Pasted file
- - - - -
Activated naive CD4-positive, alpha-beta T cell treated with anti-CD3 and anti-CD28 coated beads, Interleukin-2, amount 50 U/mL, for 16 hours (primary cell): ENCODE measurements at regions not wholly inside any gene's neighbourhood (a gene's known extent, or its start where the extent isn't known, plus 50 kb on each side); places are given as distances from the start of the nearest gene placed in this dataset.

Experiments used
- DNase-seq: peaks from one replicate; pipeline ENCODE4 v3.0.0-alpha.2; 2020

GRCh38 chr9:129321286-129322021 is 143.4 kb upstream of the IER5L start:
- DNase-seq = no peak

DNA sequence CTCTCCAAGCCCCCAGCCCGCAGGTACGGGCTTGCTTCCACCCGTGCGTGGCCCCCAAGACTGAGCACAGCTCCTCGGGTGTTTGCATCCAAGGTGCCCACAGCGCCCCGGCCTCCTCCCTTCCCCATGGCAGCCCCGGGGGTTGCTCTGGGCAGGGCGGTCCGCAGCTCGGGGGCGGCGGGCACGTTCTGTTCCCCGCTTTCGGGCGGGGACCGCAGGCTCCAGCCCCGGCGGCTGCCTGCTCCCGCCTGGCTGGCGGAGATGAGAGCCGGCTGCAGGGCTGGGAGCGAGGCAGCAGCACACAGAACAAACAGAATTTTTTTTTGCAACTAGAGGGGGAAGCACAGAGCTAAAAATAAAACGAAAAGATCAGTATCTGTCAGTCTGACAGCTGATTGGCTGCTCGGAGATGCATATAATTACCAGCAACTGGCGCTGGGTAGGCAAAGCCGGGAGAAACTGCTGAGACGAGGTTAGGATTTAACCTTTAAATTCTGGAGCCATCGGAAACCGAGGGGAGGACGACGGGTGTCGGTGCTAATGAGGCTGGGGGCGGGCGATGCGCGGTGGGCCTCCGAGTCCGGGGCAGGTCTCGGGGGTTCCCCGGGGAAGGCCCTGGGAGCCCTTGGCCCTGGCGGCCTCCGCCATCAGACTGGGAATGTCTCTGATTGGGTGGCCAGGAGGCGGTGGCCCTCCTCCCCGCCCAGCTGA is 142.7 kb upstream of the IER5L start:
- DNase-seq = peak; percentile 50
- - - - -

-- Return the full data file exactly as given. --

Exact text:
Activated naive CD4-positive, alpha-beta T cell treated with anti-CD3 and anti-CD28 coated beads, Interleukin-2, amount 50 U/mL, for 16 hours (primary cell): ENCODE measurements at regions not wholly inside any gene's neighbourhood (a gene's known extent, or its start where the extent isn't known, plus 50 kb on each side); places are given as distances from the start of the nearest gene placed in this dataset.

Experiments used
- DNase-seq: peaks from one replicate; pipeline ENCODE4 v3.0.0-alpha.2; 2020

GRCh38 chr9:129321286-129322021 is 143.4 kb upstream of the IER5L start:
- DNase-seq = no peak

DNA sequence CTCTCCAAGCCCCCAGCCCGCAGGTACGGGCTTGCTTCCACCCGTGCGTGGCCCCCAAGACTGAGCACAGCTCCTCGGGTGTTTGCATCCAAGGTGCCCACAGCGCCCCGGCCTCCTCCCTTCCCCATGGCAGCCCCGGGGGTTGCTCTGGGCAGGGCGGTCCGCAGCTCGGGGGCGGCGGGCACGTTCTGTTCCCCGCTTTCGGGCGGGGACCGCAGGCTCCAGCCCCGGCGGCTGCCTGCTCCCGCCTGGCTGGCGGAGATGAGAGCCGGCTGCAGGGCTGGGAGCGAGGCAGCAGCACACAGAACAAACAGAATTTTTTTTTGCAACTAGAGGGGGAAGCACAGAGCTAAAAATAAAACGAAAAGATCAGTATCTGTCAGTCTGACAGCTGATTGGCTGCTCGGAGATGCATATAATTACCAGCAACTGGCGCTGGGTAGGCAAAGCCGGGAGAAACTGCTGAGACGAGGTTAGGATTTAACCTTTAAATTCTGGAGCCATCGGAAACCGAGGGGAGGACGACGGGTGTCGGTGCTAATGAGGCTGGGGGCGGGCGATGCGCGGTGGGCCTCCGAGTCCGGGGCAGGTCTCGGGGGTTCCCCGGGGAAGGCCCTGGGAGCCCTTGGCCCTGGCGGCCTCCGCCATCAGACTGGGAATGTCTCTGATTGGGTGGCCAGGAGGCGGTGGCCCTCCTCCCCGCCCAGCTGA is 142.7 kb upstream of the IER5L start:
- DNase-seq = peak; percentile 50